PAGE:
General information: First Jewish presence: unknown; peak Jewish population: unknown; Jewish population in 1933: 1,016
Summary: The Jewish community of Worms was one of Ashkenaz Jewry’s most prominent. Rashi, the Bible and Talmud commentator, and Rabbi Eliezer ha-Roke’ach were among the many celebrated rabbis and scholars of the town. The early Jewish community maintained a synagogue (built in 1034), a renowned yeshiva and the Heilige Sand (Holy Sand) cemetery, which was the oldest Jewish cemetery in Europe and the resting place of several leaders and sages of Ashkenaz Jewry, including the Maharam of Rothenburg and the Maharil. Worms’ medieval Jewish community, however, was destroyed on several occasions; the Crusader massacre of 1096 is still commemorated in Jewish elegies. In 1150, the rabbinates of Speyer, Worms and Mainz (referred to by the acronym SHUM) were empowered to serve as a high court for the Jews of Germany. The community’s 16th-century rabbis were appointed as chief rabbis of the Holy Roman Empire. Later, in 1614 and again in 1615, Jews were expelled from Worms for short periods. The aforementioned synagogue, which had been destroyed and rebuilt on several occasions, underwent extensive renovations during the years 1616 to 1624, during which time a women’s gallery and the “Rashi Chapel” were added to the structure. (The latter served as a yeshiva until 1760.) In the 18th century, Worms was home to a private synagogue whose owners, the Sinsheimer family, hired a series of rabbis. The community’s synagogue was renovated in 1842, after which, in 1868 and 1875, respectively, the congregation was introduced to the use of a harmonium and an organ during synagogue services. Accordingly, the community’s Orthodox members decided to establish their own prayer halls and, in 1875, a second synagogue—an organ was not used there—was built in Worms. Eastern European Jews prayed in their own Orthodox prayer hall, and services were also conducted at the old-age home, whose building, referred to as the Tanzhaus (“dance house”), had once housed a yeshiva. During the years 1849 to 1852, a Jew, Friedrich Eberstadt, served as mayor of Worms, a rare achievement for a Jew in 19th-century Germany. The old cemetery was closed in 1911 and declared a historical monument, as was the Rashi Chapel, which had been renovated in the mid-19th century and preserved. The new cemetery, opened in 1911, was built in Hochheim, next to the general burial grounds. In 1912, a Jewish museum was opened in Worms. Dr. Isaak Holzer was the community’s rabbi in 1933. Holzer emigrated in 1935, after which the rabbi was Manfred Rosenberg and, after 1937, Rabbi Helmut Frank. In 1935, a regional Jewish school was opened in Worms. On Pogrom Night, the synagogue was burned to the ground, as was the Rashi Chapel. The interior of the second synagogue was destroyed, and so were most of the objects in the Jewish museum. Jewish homes and businesses were wrecked, Jews were severely beaten—some were hospitalized—and 46 men were sent to Buchenwald. In 1941/42, the remaining Jews were forcibly moved into a few houses, from which the men were taken for forced labor. From 1942 until 1945, 186 Jews were deported to the East. At least 435 Jews from Worms perished in the Shoah. The old synagogue was rebuilt and rededicated in 1961; several Jewish-owned homes have been restored. In 1971, the Tanzhaus building was replaced by the “Rashi House,” a cultural and memorial center.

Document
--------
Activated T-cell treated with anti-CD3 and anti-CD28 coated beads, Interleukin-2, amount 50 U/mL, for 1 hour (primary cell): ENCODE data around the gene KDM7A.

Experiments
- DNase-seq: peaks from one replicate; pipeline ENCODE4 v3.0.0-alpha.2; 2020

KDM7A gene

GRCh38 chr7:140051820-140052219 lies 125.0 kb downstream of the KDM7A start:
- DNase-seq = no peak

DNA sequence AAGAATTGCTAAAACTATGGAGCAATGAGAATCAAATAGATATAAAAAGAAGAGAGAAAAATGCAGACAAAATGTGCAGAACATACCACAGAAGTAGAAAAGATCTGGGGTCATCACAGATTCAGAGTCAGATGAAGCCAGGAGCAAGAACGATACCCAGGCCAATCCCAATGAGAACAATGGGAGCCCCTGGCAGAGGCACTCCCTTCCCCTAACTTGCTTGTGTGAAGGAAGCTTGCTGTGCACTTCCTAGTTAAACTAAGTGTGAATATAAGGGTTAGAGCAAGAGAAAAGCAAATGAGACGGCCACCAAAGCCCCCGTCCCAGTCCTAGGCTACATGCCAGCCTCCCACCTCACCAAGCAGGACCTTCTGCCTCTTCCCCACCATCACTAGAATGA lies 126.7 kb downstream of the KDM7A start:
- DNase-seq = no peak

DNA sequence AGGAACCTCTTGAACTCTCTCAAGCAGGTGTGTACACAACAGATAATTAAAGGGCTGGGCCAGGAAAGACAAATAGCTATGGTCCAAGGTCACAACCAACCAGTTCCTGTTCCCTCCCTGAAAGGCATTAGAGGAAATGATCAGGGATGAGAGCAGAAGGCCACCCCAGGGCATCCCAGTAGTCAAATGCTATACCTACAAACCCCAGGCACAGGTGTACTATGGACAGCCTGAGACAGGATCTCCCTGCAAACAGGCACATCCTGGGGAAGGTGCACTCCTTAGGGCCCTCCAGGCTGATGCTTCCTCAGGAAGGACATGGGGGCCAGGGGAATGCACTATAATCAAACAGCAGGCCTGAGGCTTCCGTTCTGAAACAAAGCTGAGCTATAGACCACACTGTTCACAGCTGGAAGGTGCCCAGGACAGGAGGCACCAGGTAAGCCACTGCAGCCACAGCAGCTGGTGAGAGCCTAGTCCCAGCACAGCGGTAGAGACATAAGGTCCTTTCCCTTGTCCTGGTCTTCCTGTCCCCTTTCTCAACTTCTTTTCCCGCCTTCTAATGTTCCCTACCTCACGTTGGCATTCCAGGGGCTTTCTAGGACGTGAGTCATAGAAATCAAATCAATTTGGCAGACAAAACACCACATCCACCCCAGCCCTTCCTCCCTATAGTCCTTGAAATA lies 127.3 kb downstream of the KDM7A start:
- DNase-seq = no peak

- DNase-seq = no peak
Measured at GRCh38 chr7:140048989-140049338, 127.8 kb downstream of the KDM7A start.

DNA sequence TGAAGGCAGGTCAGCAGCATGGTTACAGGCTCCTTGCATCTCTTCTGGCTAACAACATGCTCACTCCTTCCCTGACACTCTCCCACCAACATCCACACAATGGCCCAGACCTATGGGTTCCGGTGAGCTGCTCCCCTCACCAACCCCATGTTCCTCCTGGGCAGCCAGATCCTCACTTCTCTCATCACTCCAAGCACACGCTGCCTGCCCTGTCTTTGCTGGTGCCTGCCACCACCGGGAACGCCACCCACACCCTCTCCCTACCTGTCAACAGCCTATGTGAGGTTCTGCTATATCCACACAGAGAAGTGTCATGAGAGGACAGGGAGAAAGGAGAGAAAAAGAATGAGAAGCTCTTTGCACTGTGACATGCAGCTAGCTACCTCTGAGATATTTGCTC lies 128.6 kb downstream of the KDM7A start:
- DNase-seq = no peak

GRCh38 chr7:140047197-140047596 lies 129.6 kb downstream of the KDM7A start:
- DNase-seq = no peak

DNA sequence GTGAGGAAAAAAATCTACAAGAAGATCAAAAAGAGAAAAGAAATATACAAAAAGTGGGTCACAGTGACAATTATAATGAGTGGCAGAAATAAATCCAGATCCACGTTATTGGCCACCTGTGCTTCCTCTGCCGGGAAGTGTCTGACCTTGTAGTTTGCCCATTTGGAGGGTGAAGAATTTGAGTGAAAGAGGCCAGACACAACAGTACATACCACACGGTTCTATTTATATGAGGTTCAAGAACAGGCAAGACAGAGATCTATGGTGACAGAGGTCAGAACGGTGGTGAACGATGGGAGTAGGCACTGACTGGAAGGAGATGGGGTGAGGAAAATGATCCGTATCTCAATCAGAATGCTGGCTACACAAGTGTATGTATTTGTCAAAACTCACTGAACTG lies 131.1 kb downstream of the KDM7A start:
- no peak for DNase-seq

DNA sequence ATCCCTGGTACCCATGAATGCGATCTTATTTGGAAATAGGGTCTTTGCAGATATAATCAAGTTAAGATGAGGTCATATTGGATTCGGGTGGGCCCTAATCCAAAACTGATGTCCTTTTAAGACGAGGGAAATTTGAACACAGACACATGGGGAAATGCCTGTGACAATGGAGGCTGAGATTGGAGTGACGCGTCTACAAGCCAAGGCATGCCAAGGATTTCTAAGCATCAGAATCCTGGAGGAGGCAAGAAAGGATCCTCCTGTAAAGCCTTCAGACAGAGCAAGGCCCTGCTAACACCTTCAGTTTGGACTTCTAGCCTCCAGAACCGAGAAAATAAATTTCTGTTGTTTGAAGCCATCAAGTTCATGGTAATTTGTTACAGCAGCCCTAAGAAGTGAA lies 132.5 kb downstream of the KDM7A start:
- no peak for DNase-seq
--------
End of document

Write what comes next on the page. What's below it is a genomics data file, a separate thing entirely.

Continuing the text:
Photo: The interior of the synagogue of Worms. Courtesy of: Leo Baeck Institute Photo Archive, 19391.
Author / Sources: Nurit Borut
Sources: AJ, EJL, PK H
www.zum.de/Faecher/G/BW/Landeskunde/rhein/staedte/worms/ worms.htm